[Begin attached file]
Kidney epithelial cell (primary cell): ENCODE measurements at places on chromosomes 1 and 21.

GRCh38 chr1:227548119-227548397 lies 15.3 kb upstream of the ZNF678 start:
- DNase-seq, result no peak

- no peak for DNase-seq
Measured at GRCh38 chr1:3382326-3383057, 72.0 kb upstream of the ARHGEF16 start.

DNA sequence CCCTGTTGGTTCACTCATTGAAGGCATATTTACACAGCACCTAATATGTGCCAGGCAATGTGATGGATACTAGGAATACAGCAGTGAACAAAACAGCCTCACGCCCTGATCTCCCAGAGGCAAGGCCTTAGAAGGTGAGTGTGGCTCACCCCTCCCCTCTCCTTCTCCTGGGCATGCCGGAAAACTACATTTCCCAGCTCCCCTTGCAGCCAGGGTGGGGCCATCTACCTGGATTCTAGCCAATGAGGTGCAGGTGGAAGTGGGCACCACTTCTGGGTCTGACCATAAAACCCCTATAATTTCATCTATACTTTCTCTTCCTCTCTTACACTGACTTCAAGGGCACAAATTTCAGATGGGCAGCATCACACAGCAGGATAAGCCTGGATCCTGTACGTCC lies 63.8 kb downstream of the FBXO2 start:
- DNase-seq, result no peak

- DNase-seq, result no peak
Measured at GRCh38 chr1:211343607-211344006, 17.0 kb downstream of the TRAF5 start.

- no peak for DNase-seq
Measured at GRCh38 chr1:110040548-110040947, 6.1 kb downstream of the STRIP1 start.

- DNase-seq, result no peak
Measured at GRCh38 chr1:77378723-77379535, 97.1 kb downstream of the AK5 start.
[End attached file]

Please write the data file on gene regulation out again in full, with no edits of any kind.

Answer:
Kidney epithelial cell (primary cell): ENCODE measurements at places on chromosomes 1 and 21.

GRCh38 chr1:227548119-227548397 lies 15.3 kb upstream of the ZNF678 start:
- DNase-seq, result no peak

- no peak for DNase-seq
Measured at GRCh38 chr1:3382326-3383057, 72.0 kb upstream of the ARHGEF16 start.

DNA sequence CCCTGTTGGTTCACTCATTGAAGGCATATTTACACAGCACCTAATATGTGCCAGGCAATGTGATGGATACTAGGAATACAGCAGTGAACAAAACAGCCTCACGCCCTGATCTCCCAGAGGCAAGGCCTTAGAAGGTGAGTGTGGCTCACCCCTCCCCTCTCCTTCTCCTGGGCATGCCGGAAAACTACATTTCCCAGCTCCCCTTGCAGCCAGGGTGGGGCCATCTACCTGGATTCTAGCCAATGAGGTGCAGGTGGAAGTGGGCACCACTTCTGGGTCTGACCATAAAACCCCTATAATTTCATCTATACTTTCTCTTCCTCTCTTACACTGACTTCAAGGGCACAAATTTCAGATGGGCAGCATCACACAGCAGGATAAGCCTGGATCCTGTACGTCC lies 63.8 kb downstream of the FBXO2 start:
- DNase-seq, result no peak

- DNase-seq, result no peak
Measured at GRCh38 chr1:211343607-211344006, 17.0 kb downstream of the TRAF5 start.

- no peak for DNase-seq
Measured at GRCh38 chr1:110040548-110040947, 6.1 kb downstream of the STRIP1 start.

- DNase-seq, result no peak
Measured at GRCh38 chr1:77378723-77379535, 97.1 kb downstream of the AK5 start.